Will frowned at the loan application on his desk. He'd already rejected it, but his supervisor had told him to look at it again and see if there was a way to make it work on paper. That had meant that Will would have to do some creative paperwork in order to do what would end up being a favor for a good friend of Mr. Fairhaven's. It was times like these that made Will wonder why the old man even bothered having a staff. If he wanted to give loans to bad risks, that was his business, but there was no reason he should include Will in that.
"Mr. Porter, you have a call on line one. It's Mr. Cavanaugh."
"Thank you, Deidre," Will said, already smiling as he picked up the phone, grateful for the distraction.
"Hello, Mr. Porter," Peter chuckled. "I think this is the first time I'm calling you at work, isn't it?"
"Yep. You usually call me on my cell phone," Will said, tapping a pen on his desk. "What's up?"
"I'm an idiot. My cell phone's dead and I don't have your cell number written down. So I looked up Hamilton-Fairhaven in the phone book and kept asking for you."
"That doesn't make you an idiot," Will said. "It makes you a guy with a dead cell phone. I'm glad you got a hold of me, though."
"Me, too. I was wondering if you'd like to go to dinner with me tonight."
Will hated the way he could feel himself blushing at the request. He knew that it was just dinner. He was a married man. A married straight man, he reminded himself. He'd gotten very good at repeating that mantra inside his head ever since the funeral. And he knew that Peter was interested in nothing more than having a meal and catching up on old times. It worried him a little that he had entertained the idea of Peter wanting anything more. Their talk after the wake had made it clear where Peter stood and once Will had sat down and thought things through, he knew it was all for the best. He was straight, he reminded himself again. Really, really straight. And married.
"Hello? Will, you there?"
"Yeah, I'm just looking over my calendar," Will lied. He was sure Peter would make fun of him if he knew just how confused Will had been feeling in the days since he and Peter had re-entered each other's lives. Or maybe he wouldn't. He'd understand because he knew Will so well.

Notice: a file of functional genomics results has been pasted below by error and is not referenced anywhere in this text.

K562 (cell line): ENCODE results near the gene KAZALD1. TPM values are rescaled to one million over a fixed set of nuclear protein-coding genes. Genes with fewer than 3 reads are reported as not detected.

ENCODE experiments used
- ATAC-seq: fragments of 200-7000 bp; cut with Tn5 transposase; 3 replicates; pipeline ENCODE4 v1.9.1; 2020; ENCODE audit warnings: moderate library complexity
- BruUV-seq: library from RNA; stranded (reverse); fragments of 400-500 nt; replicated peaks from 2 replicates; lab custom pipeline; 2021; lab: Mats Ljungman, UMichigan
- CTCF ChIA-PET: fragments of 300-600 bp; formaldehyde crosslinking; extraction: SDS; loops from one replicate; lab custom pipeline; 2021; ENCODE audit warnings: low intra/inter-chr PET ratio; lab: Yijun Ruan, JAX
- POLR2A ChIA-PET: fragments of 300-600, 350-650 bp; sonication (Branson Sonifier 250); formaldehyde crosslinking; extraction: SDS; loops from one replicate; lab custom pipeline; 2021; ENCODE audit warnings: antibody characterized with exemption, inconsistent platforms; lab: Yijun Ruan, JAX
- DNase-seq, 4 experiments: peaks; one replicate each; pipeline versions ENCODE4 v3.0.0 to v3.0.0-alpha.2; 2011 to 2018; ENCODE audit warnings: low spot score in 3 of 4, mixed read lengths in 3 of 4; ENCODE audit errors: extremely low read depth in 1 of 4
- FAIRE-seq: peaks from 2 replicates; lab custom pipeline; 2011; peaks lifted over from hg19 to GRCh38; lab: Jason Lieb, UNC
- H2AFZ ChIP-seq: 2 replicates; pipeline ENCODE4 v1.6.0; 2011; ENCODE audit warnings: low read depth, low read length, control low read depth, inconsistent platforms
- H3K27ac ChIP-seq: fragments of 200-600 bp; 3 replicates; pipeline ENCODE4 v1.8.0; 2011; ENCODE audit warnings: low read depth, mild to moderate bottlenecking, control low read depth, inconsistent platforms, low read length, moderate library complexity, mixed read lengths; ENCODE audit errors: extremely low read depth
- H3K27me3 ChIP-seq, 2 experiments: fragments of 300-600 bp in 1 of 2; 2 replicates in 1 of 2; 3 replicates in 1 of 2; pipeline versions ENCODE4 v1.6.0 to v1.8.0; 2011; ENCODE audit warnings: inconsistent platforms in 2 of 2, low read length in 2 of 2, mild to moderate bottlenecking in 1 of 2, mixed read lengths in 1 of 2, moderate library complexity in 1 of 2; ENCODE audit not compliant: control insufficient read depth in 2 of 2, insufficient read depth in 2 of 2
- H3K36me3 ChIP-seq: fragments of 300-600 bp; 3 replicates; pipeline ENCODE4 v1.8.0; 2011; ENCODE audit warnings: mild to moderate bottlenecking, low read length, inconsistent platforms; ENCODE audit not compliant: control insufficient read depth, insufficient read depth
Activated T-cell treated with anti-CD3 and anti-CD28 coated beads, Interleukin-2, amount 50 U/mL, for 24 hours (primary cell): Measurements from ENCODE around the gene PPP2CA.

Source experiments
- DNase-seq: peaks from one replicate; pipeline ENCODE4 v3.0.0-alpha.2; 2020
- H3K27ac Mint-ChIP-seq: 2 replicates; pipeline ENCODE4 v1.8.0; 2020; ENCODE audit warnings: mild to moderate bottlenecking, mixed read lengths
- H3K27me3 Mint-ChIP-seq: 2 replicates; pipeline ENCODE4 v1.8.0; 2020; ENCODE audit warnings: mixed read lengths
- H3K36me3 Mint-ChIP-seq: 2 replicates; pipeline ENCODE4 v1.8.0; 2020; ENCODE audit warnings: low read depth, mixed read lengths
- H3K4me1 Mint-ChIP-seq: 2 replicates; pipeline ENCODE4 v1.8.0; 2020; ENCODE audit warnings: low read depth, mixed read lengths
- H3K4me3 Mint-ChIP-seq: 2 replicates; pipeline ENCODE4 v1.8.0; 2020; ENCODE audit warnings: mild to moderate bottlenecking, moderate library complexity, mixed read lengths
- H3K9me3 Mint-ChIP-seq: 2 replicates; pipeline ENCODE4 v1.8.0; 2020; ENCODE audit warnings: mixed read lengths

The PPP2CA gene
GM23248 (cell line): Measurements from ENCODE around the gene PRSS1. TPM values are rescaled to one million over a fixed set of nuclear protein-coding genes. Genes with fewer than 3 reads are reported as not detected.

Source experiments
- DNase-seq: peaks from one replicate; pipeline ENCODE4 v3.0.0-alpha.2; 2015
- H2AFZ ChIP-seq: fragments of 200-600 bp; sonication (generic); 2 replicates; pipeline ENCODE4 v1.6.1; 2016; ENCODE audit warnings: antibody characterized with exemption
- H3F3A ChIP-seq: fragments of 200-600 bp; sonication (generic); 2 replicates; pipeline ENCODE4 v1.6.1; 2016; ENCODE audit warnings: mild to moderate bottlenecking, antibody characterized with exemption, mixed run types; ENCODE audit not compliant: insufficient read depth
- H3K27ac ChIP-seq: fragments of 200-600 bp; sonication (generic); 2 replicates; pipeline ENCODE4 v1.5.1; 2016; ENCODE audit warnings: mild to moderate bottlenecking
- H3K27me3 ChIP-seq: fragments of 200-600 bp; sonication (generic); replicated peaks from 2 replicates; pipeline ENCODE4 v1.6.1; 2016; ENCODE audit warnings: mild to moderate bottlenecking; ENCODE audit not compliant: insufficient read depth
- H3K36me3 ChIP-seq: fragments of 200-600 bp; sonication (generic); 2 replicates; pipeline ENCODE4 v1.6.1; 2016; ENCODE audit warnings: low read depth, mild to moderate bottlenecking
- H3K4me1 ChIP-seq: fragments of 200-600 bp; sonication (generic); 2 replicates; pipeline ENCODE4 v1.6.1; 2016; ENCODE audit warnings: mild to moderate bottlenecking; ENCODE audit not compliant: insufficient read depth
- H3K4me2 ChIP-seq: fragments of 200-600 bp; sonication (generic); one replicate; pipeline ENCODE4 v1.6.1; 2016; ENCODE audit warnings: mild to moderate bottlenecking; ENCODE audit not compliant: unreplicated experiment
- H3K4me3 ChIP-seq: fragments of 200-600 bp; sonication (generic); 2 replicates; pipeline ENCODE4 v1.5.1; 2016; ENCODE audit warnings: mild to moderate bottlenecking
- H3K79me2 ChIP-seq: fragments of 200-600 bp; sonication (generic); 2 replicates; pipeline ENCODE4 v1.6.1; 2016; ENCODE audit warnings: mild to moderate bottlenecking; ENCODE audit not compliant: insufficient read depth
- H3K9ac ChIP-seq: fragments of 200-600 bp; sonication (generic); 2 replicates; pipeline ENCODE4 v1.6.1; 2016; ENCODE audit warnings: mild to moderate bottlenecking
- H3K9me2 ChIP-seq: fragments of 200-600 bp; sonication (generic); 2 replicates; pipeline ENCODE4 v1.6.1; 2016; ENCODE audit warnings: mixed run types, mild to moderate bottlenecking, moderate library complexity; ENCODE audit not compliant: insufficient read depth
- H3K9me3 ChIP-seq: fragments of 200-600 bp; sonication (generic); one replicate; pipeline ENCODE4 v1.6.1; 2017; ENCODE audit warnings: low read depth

"Damn, you know I didn't even think to see if you were free. I shouldn't be asking you at the last minute like this."
"No, it's okay," Will said, perhaps a little too quickly. "I can push some meetings around and get together with you. It's fine."
"I'm back in your life for a week and already you're juggling things for me," Peter said, his voice amused. "But don't go out of your way or anything, okay?"
"It's fine," Will said again. "Really, it is." He stopped before he started sounding too eager to please. "What time will be good for you?"
"Um, how does seven sound?"
"Great." Will smiled, then remembered that he had promised Talia he'd be home for dinner. "Shit, wait."
"What is it?"
"I have to go home for dinner, tonight," Will sighed. "I promised Talia. I've been working so many late nights, I told her I'd make the time for her."
"Ah, you're a good husband," Peter said good-naturedly. "Tell you what. Can you spare me an hour this afternoon?"
Something in Peter's voice made Will want to agree right then and there, but he knew he'd definitely have to ask Deidre to work some magic for him. "I'll talk to my assistant and she'll free up some time for me."
"Great," Peter said, sounding happy that he'd get to see his friend. "I just had some stuff to talk to you about and would feel better doing it face to face."
"What kind of stuff?" Will asked.
"That would sort of defeat the purpose of doing it face to face," Peter laughed.
"Well, give me some kind of idea. Is it business or is it personal?"
"If it was business, I'd come down and see you there," Peter said.
"So, it's personal?"
Peter sighed. "Will, it's nothing bad, I promise. I'm just feeling kind of blue about Kory and didn't want to bend your ear about it on the phone."
Will felt guilty that he'd been so self-involved, he'd forgotten to just be there for his friend when he needed him. "I'm sorry, Peter. Of course you don't want to talk about it over the phone."
"No need to be sorry," Peter said softly. "Just show up for lunch."
"Okay," Will smiled, "I'll have my assistant call you with a time while I crank out some more work."
"Sounds good, Mr. Bigshot," Peter teased. "See you soon."